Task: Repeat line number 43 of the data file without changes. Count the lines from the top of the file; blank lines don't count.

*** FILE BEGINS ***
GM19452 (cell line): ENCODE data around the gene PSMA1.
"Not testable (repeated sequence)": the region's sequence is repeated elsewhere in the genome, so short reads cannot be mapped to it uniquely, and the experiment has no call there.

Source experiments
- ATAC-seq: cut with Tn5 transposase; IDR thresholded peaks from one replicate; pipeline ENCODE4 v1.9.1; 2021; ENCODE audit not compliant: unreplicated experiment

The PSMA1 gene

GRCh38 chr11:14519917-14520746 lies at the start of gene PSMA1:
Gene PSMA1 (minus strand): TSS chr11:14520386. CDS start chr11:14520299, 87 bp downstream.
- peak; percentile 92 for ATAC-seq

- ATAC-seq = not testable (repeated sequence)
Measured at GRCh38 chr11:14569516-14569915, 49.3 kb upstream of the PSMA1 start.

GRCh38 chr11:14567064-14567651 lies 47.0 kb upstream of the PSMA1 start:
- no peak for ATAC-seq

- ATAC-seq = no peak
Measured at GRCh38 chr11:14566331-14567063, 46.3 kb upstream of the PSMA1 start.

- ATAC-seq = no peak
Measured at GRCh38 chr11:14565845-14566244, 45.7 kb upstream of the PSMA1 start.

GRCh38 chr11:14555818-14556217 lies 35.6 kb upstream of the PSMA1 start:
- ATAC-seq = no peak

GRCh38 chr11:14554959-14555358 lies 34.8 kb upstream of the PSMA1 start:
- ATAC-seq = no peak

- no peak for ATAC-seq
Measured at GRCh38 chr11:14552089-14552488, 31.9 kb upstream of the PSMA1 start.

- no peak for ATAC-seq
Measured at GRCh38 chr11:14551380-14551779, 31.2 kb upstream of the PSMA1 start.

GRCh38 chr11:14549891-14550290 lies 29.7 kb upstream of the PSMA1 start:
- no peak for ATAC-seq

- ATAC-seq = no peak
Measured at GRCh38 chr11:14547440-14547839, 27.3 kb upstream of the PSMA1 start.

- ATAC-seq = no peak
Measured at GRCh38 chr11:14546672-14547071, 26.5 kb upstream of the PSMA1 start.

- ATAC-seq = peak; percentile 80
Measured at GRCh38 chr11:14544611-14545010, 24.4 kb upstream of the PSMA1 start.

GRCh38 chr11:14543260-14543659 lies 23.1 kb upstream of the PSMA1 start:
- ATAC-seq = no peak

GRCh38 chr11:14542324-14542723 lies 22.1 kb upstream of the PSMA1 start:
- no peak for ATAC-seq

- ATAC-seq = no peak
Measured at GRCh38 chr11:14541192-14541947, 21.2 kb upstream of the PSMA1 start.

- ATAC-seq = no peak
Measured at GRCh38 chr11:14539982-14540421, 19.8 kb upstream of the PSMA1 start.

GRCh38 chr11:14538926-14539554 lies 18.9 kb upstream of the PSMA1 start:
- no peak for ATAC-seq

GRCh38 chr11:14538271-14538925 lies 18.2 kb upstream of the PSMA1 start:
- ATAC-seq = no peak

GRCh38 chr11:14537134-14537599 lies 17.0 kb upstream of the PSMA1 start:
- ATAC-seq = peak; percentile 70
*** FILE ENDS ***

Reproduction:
GRCh38 chr11:14538271-14538925 lies 18.2 kb upstream of the PSMA1 start: